|laziness, impatience, and hubris|
Identifying a location with finer granularity than a line numberby rockyb (Scribe)
|on Aug 14, 2012 at 05:51 UTC||Need Help??|
rockyb has asked for the
wisdom of the Perl Monks concerning the following question:
O great Monks— with elation from the last encounter, I have come for more enlightenment.
I seek a means to express a location in a Perl program with more than simply a line number in a file. No doubt you are aware of the Obfuscated Perl and JAPH koans whose mysteries contains several Perl statements on a single line. I have come to believe that mere journeyman programmers are wont to emulate such behavior and sometimes place more than one statement on a line.
I am not so naive to imagine that it easy or likely that, for example, column number information would stored somewhere; although I'd welcome that. Straining my feeble brain, the only other possibility I can come up with is to obtain a COP address by giving a trace location. By trace location, I mean a location that is called in single stepping; or it could be the location the caller was at before making a call. Consider introspecting inside fn when the calling source line looks like:
fn(); fn(); fn();
Although COP is low-level, perhaps even in the untouchable caste, let me attempt motivate to why even that might be useful for the purpose of obtaining a more detailed understanding of a location inside a program.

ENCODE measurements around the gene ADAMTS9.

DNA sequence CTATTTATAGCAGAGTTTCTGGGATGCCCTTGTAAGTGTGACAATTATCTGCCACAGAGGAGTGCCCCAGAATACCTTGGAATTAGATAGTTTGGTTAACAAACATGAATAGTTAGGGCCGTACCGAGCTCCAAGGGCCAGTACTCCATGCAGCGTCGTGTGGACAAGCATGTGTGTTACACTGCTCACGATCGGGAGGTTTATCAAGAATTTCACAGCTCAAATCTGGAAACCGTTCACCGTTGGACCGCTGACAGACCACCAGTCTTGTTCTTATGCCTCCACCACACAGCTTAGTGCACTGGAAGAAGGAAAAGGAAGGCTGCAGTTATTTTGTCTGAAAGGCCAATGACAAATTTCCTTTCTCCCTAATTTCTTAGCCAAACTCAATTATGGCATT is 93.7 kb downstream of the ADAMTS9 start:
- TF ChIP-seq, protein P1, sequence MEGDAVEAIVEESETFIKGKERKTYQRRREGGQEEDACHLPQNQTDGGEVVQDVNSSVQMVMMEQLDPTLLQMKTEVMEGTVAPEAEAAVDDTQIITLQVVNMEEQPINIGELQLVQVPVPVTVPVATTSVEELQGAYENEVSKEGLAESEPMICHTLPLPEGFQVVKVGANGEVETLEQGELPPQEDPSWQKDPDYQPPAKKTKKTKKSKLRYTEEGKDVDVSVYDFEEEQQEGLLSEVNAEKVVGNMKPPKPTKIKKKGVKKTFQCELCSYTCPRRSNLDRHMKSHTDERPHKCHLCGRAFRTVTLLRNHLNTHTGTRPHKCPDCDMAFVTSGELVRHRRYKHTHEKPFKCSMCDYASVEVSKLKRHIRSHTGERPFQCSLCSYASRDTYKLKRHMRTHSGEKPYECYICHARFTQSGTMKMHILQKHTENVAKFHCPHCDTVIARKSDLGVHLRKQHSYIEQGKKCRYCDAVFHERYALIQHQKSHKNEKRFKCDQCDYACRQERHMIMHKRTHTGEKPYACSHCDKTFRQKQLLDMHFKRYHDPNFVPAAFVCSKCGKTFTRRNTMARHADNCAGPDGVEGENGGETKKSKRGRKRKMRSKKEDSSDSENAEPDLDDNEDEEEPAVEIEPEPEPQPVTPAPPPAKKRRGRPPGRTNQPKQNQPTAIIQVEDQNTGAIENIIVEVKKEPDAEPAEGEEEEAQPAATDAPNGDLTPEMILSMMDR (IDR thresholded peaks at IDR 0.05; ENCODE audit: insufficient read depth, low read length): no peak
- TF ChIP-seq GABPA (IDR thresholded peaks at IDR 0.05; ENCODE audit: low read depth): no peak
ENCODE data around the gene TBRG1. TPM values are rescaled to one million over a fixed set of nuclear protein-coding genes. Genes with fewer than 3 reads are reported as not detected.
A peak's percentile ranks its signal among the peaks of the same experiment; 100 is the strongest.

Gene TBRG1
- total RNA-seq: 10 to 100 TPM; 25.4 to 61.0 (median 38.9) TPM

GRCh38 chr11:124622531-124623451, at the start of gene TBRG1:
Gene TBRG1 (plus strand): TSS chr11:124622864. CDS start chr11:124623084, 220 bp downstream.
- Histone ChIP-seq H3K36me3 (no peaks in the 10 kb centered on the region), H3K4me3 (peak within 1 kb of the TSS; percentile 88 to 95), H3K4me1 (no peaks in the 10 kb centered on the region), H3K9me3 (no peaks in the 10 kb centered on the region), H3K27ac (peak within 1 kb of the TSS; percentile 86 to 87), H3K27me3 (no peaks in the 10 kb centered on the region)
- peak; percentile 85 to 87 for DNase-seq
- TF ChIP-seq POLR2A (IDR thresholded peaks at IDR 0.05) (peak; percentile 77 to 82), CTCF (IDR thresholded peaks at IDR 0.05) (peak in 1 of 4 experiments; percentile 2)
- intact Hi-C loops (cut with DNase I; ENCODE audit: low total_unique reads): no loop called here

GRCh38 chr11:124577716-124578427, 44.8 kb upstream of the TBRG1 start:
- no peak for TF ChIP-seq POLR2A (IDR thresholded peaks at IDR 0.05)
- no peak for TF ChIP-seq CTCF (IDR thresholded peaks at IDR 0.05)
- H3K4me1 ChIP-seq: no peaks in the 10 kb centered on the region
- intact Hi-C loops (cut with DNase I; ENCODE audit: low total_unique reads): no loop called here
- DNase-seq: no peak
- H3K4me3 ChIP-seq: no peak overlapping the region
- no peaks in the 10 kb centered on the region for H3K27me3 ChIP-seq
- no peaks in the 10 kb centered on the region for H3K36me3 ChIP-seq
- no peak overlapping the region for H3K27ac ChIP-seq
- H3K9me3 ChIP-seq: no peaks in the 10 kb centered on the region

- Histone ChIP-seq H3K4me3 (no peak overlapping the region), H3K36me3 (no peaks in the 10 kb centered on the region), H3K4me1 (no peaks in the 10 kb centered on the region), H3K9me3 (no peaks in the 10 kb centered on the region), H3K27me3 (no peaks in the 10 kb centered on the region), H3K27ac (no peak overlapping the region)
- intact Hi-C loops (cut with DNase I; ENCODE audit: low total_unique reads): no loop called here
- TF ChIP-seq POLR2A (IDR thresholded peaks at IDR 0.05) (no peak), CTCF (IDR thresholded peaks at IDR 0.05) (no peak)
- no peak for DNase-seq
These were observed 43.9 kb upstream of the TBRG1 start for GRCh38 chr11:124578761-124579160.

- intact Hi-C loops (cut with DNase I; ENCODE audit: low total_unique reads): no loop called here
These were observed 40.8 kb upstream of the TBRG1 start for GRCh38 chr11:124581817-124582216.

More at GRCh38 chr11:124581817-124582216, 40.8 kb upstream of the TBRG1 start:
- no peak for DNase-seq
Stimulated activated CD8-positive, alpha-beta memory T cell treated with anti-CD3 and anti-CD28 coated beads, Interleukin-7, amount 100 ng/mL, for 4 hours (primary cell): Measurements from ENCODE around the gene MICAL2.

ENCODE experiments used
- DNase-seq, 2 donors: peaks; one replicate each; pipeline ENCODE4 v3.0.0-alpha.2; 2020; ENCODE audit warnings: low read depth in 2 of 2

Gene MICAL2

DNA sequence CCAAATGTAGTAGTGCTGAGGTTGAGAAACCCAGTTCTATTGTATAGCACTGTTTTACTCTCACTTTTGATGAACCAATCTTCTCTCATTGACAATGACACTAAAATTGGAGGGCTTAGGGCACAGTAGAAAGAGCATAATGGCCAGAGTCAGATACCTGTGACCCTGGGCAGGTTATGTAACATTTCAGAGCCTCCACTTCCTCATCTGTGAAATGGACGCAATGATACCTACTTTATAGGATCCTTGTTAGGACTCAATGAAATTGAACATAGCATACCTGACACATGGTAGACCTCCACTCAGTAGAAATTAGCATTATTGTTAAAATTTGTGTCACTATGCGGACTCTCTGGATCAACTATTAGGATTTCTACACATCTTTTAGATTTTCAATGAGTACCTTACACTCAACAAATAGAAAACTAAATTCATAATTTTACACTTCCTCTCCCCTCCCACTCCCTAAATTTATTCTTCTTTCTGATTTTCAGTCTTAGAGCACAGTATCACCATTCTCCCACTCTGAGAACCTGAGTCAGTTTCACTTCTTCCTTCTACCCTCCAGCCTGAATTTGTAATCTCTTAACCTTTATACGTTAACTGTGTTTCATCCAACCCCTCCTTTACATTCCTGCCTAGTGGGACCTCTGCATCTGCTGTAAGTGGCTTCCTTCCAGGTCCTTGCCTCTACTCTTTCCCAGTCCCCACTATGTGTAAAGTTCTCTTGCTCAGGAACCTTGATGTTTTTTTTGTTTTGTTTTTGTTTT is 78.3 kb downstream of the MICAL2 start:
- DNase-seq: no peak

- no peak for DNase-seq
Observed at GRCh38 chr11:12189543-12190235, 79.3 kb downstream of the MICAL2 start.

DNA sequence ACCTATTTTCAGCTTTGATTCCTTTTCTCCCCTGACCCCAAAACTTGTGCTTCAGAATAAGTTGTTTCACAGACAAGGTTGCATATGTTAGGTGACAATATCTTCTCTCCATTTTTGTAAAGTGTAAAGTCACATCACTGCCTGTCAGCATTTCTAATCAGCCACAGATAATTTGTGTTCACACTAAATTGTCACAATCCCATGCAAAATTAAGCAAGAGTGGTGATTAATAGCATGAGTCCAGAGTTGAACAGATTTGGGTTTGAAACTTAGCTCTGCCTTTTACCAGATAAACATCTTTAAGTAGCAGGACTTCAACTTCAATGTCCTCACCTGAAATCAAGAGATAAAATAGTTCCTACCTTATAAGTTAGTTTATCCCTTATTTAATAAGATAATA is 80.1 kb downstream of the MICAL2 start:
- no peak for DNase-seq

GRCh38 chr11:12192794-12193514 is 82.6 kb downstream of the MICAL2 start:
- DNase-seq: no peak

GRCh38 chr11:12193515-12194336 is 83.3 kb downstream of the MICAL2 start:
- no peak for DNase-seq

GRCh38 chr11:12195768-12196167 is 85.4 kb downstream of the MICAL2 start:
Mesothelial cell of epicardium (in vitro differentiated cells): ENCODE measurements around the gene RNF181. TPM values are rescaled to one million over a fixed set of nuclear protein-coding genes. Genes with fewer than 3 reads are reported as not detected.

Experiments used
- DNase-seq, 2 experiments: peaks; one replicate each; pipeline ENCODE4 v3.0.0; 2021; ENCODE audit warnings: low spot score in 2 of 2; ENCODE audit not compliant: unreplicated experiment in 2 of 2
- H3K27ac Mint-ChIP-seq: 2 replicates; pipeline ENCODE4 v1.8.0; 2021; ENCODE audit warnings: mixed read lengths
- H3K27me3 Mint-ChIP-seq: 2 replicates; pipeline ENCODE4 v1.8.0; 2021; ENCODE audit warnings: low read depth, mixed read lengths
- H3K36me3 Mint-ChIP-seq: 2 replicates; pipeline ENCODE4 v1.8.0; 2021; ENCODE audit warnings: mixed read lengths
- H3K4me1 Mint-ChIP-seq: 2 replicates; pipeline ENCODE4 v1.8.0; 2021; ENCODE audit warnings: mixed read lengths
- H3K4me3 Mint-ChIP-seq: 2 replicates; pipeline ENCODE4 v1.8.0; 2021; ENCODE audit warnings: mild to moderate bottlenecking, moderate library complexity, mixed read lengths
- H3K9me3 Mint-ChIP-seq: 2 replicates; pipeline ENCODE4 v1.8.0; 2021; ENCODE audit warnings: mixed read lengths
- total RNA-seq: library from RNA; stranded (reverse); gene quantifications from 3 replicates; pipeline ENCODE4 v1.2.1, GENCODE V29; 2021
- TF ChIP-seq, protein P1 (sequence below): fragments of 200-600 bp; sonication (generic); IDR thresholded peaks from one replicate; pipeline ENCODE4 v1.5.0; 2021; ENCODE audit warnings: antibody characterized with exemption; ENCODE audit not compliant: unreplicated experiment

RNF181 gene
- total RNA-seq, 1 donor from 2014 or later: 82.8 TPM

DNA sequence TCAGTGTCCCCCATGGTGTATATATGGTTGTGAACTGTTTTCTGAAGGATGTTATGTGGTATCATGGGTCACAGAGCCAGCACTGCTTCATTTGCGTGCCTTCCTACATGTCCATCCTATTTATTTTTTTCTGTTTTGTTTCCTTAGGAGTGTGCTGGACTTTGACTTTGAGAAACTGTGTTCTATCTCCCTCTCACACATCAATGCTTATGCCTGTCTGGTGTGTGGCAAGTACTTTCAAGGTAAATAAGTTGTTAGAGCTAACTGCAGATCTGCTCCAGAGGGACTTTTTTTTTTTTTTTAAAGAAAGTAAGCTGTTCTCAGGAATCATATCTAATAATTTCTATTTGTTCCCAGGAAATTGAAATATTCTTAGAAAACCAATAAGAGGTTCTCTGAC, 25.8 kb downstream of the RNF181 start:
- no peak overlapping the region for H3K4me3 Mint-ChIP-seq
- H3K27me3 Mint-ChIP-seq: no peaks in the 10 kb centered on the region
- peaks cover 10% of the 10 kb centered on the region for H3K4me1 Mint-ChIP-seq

Suppose one could figure out the cardinal number of the COP of those that have the same line number and file name. That gives a hint whether the program was situated at towards the first statement or the towards the last statement of the line in question. The first statement is a no brainer. In the presence of conditional code, subsequent COP addresses may be hard.
The second reason why this might be useful is really for a somewhat limited situation. Suppose one were stopped in debugger (or a handler for a profiler, or code coverage analyzer) and the debugged/traced/profiled program was somewhere in multi-statement line. In the case of a debugger, supposed one wanted to set a breakpoint at the same point again. I understand that Perl's breakpoint mechanism works only on a line bases at the level of support from the runtime. However, if one could get a COP address or some other unique identifier for the location of the program — something equivalent to program counter — the debugger could sort out whether the detailed location was obtained if it could query, say, the COP address.
But beggars can't be choosers and perhaps there are other possibilities unimaginable by me. So I seek your wisdom